2. Pork Roll will never exist again.

Say goodbye to the beautiful luxury that is pork roll, egg, and cheese on a bagel. In fact, say goodbye to high-quality breakfast sandwiches completely.

3. Dealing with people who use Papa Johns, Pizza Hut, or Dominos as their go-to pizza.

It's weird learning that a lot of the country considers chain pizza to be good pizza. You're forever wishing you could expose them to a real, local, family-style, Italian-owned pizza shop. It's also a super hard adjustment to not have a pizza place on every single block anymore.

4. You probably encounter people that are genuinely friendly.

Sure Jersey contains its fair share of friendly people, but as a whole, it's a huge difference from somewhere like the South. People will honestly, genuinely smile and converse with strangers, and it takes some time to not find it sketchy.

5. People drive way slower and calmer.

You start to become embarrassed by the road rage that has been implanted in your soul. You'll get cut off, flipped off, and honked at way less. In fact, no one even honks, almost ever.

6. You realize that not everyone lives an hour from the shore.

Being able to wake up and text your friends for a quick beach trip on your day off is a thing of the past. No one should have to live this way.

7. You almost speak a different language.

The lingo and slang used in the Jersey area is... unique. It's totally normal until you leave, but then you find yourself receiving funny looks for your jargon and way fewer people relating to your humor. People don't say "jawn" in place of every noun.

8. Hoagies are never the same.

Or as others would say, "subs." There is nothing even close in comparison.

9. Needing Wawa more than life, and there's no one to relate.

When you complain to your friends about missing Wawa, they have no reaction. Their only response is to ask what it is, but there's no rightful explanation that can capture why it is so much better than just some convenient store.

10. You have to learn to pump gas. Eventually.

After a long period of avoidance and reluctance, I can now pump gas. The days of pulling up, rolling down your window, handing over your card and yelling "Fill it up regular please!" are over. When it's raining or cold, you miss this the most.

11. Your average pace of walking is suddenly very above-average.

Your friends will complain that you're walking too fast - when in reality - that was probably your slow-paced walk. Getting stuck behind painfully slow people is your utmost inconvenience.

12. You're asked about "Jersey Shore" way too often.

No, I don't know Snooki. No, our whole state and shore is not actually like that. We have 130 miles of some of the best beach towns in the country.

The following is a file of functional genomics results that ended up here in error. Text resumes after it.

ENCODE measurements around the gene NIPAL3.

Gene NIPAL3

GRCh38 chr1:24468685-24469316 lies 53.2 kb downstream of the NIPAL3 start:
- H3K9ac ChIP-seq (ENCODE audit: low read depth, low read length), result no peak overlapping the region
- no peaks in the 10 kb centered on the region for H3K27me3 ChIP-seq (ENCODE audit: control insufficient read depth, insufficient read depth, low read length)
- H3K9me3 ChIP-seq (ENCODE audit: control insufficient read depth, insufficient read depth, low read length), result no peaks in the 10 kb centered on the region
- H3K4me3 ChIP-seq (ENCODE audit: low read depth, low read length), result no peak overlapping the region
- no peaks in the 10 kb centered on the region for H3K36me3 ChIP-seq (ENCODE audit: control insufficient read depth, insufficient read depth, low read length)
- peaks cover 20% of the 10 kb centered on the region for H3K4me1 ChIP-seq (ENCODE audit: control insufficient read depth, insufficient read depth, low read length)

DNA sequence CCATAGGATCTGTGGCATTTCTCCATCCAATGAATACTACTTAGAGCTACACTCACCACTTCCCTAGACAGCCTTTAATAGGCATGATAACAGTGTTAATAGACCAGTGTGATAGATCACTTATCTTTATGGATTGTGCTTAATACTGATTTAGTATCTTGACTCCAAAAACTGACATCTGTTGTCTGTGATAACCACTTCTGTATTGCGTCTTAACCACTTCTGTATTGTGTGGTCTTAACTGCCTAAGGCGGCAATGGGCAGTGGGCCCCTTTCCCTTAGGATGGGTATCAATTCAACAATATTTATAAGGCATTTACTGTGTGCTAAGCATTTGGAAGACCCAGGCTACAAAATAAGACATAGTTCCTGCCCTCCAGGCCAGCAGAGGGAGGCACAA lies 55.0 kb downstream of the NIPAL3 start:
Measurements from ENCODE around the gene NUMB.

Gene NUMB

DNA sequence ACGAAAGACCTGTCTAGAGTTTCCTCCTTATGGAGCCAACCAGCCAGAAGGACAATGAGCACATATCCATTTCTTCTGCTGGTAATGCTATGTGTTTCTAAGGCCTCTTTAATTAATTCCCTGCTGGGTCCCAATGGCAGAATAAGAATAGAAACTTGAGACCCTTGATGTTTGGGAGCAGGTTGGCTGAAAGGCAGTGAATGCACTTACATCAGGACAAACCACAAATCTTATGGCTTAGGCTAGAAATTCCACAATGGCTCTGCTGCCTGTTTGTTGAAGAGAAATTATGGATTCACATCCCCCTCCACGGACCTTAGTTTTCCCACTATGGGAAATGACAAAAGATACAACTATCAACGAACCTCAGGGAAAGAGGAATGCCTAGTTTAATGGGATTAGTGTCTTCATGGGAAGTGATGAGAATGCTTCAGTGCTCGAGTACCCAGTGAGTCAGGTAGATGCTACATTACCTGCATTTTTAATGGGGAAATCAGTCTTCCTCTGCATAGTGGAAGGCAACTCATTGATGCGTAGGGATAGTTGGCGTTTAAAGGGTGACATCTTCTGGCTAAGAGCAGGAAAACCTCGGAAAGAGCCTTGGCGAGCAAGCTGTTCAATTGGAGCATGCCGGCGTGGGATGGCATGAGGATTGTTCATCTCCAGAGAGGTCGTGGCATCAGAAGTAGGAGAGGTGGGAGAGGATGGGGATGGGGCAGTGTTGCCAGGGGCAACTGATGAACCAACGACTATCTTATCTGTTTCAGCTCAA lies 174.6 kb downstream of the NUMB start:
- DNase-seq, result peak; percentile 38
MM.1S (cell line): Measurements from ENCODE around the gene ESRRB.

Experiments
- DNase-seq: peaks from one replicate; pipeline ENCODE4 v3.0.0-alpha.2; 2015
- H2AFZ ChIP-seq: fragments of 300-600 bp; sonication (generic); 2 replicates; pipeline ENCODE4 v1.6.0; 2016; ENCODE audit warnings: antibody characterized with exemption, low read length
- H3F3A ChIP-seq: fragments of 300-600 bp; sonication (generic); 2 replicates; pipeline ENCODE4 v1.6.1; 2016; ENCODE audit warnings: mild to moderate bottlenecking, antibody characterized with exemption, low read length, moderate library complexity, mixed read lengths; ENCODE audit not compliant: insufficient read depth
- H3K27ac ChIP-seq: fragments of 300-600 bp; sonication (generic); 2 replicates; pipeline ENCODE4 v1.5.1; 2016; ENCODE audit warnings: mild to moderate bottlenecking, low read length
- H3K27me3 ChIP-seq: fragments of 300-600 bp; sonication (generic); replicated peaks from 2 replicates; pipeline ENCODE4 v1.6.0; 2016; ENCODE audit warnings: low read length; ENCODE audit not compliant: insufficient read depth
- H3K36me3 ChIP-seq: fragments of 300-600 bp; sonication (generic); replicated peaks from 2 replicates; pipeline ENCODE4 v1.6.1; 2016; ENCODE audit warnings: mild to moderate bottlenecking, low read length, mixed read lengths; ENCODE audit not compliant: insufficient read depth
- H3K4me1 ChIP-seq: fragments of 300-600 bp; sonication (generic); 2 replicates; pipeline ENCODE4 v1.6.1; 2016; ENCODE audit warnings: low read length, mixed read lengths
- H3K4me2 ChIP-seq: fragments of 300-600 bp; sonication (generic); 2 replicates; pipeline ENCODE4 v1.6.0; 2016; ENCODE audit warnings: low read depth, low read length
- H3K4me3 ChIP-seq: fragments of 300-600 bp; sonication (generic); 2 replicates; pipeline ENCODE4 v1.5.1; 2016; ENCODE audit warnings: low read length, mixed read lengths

13. You can't casually mention NYC without people idealizing some magical, beautiful city.

Someone who has never been there has way too perfect an image of it. The place is quite average and dirty. Don't get me wrong, I love a good NYC day trip as much as the next person, but that's all it is to you... a day trip.

14. The lack of swearing is almost uncomfortable.

Jerseyans are known for their foul mouths, and going somewhere that isn't as aggressive as us is quite a culture adjustment.

15. No more jughandles.

No longer do you have to get in the far right lane to make a left turn.

16. You realize that other states are not nearly as extreme about their North/South division.

We literally consider them two different states. There are constant arguments and debates about it. The only thing that North and South Jersey can agree on is that a "Central Jersey" does not exist.

17. Most places also are not in a war over meat.

"Pork roll" or "taylor ham"... The most famous debate amongst North and South Jersey. It's quite a stupid argument, however, considering it is definitely pork roll.

18. You realize you were spoiled with fresh produce.

After all, it's called the "Garden State" for a reason. Your mouth may water just by thinking about some fresh Jersey corn.

19. You'll regret taking advantage of your proximity to everything.

Super short ride to the beach and a super short ride to Philly or NYC. Why was I ever bored?

20. Lastly, you realize how much pride you actually have in the "armpit of America," even if you claimed to dislike it before.

After all, there aren't many places with quite as much pride. You find yourself defending your state at all necessary moments, even if you never thought that would be the case.

Cover Image Credit: Travel Channel

Related Content

Connect with a generation
of new voices.

We are students, thinkers, influencers, and communities sharing our ideas with the world. Join our platform to create and discover content that actually matters to you.

Learn more Start Creating

I Asked 20 People If They Have Ever Experienced Or Whitnessed Racism And Here Are Their Responses

Modern day racism is a thing.

It is 2018 and we are still faced with the issue of racism. Many people don't recognize it as a major issue and no one is doing anything about it. At a time like this, rather than teaching our kids to be extra careful because of the color of their skin, we should teach them love and acceptance.